by David Sheridan
Earlier this year, NEA and the Texas State Teachers Association (TSTA) brought together teenage students and educators from the Dallas-Arlington area to talk about institutional racism and how it affects the students’ lives.
And the educators learned a vital truth about today’s teens: They are acutely aware of racial discrimination in America, and given the opportunity, will engage in robust conversations about racism’s impact on them and our society.
As one participant, Luis, a 16-year-old high school sophomore, later said: “You created a place where I felt safe to discuss the difficult subject of racism and the fact that I am undocumented. It was cathartic.”
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Paola, a 18-year-old high school senior, reported she came away from the meeting feeling more “hopeful and courageous—I am more likely now to speak up when someone says something dehumanizing and racist.”
The educators in attendance also heard things that were painful to hear. One student from Africa related that when her teacher had trouble pronouncing her name and she tried to help, the teacher mocked her: “Do we have any other Bunqueeshas or Shenaquas in the class?” Another student reported hearing his math teacher say in class to a Muslim student: “I can see you making a bomb.”
What’s more, when surveyed, these teens said they thought institutional racism seriously impacted the success of individual students in public schools. “Because our school is considered ‘ghetto’ and lower scoring, it is provided with less opportunities and supplies than predominately white schools,” noted one student.
“The students’ stories are unforgettable,” said NEA Executive Committee member George Sheridan, who participated in the meet-up. “Their courage and determination are inspiring, and their generosity and willingness to help others can give us all renewed hope. I’d like to see this kind of student convening replicated in districts all across America.”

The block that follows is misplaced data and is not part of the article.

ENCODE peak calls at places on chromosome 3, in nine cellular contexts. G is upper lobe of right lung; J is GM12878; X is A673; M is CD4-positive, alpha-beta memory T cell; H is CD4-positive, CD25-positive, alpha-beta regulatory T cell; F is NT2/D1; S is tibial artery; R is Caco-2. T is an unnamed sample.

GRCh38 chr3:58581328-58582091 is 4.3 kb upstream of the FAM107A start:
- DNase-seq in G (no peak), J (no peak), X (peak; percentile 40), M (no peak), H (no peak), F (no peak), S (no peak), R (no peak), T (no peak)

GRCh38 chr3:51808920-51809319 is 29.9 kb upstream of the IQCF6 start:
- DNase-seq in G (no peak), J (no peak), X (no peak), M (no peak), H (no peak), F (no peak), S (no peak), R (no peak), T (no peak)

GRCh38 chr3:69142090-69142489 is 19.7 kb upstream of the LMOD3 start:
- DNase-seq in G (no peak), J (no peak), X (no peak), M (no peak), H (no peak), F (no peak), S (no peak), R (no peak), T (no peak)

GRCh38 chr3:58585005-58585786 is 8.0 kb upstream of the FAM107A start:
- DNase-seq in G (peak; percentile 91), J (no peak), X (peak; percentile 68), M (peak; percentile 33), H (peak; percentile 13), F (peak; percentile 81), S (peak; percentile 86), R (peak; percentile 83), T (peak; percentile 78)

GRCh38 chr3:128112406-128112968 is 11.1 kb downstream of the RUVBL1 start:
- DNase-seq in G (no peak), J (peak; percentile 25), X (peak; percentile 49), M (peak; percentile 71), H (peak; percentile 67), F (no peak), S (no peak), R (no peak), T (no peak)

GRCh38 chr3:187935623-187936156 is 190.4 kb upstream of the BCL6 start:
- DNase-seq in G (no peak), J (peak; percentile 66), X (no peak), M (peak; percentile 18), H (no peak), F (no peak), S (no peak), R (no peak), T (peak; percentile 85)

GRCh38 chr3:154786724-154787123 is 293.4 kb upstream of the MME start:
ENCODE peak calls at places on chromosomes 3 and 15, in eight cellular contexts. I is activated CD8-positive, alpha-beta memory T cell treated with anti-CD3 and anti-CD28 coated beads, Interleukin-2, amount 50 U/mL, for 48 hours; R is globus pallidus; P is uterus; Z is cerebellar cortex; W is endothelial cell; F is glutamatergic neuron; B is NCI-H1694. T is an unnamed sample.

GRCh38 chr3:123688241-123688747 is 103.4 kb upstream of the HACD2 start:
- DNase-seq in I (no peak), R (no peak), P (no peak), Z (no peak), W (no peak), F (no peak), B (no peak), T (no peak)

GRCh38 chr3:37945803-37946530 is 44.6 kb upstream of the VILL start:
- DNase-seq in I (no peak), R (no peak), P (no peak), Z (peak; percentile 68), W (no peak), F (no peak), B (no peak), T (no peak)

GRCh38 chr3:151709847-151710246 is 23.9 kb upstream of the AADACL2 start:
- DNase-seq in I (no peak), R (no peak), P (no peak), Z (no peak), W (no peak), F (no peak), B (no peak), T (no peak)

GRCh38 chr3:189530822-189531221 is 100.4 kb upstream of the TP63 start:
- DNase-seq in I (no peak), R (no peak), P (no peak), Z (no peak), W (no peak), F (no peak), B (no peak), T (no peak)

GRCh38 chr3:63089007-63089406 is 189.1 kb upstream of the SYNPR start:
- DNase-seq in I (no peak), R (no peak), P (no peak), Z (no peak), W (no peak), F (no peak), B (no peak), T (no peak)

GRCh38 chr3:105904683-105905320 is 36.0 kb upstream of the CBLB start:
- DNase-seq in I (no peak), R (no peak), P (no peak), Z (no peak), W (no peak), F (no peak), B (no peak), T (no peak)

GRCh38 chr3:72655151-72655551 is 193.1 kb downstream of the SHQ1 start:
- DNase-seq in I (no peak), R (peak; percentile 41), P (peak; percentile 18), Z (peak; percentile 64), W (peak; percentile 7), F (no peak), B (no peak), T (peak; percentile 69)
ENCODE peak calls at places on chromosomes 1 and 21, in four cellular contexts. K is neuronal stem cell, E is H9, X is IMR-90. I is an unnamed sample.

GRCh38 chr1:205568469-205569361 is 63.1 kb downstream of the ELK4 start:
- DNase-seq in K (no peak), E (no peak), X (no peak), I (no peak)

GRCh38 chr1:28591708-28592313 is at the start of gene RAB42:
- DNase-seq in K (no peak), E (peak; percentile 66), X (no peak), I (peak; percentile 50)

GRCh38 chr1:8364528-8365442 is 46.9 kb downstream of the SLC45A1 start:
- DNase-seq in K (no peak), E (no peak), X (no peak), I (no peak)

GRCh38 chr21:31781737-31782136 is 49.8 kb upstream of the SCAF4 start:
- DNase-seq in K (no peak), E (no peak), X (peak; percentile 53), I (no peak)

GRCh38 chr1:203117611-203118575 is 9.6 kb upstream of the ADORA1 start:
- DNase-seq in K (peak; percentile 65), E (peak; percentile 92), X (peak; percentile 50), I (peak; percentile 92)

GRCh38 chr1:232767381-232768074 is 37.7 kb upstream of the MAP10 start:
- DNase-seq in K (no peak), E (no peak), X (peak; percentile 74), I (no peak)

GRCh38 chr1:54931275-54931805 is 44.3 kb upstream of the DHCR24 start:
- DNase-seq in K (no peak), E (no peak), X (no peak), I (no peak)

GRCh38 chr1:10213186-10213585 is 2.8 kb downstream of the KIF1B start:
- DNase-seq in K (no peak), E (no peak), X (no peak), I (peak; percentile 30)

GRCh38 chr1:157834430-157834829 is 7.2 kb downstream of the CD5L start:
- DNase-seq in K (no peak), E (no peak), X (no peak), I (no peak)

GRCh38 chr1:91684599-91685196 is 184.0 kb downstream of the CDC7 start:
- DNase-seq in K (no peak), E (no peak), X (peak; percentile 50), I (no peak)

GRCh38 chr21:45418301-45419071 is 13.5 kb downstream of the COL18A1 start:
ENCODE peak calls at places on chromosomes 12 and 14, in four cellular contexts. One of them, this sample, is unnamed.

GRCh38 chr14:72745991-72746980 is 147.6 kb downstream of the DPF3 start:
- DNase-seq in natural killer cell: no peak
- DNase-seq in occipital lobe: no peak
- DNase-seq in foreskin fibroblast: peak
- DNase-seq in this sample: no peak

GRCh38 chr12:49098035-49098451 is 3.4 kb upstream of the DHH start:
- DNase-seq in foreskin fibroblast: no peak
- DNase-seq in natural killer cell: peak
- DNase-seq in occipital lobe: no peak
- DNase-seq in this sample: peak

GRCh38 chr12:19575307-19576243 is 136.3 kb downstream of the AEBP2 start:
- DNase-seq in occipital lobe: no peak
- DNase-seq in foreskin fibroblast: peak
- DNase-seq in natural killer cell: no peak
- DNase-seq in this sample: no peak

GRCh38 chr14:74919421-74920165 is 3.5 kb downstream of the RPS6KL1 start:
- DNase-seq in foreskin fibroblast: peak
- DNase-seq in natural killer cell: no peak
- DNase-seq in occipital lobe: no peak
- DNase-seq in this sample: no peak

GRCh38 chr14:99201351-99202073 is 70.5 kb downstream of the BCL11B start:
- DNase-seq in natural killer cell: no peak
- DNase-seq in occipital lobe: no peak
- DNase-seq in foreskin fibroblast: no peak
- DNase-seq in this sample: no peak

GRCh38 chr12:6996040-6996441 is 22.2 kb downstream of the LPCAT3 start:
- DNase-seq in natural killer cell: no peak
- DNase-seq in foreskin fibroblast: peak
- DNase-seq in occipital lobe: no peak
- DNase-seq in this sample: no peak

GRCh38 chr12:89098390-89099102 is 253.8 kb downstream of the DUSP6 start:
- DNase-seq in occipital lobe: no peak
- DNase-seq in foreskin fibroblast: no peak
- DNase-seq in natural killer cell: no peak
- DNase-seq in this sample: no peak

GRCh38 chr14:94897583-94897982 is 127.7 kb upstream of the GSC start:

Everything learned from the Dallas-Arlington teens has been confirmed by Newsweek’s recently released “The State of the American Teenager.”
Replicating key questions asked 50 years ago in the first State of the American Teenager, the Harris Poll surveyed 2,057 teens, ages 13 to 17, from diverse backgrounds across the country, about a wide range of subjects including politics, education and popular culture.
The “most compelling findings” show that race and discrimination are crucial issues for teens today. In 1966, 44 percent of American teens thought racial discrimination would be a problem for their generation. Today, nearly twice as many—82 percent—say it will be problem for their generation. The outlook is even more alarming among black teens: Ninety-one percent think discrimination is here to stay, up from 33 percent in 1966.
The statistics are stunning. Newsweek writer Abigail Jones concluded: “Discrimination has always been an American battleground, but teens today are growing up in a world where it seeps into the crevices of everyday life in new and sinister ways.”
Says teacher Karily Garcia, one of the organizers of the NEA-TSTA convening, “As educators we have to be there for our students, helping them navigate today’s minefield of racial discrimination, and reminding them what Martin Luther King said: ‘Almost always, the creative dedicated minority has made the world better.’”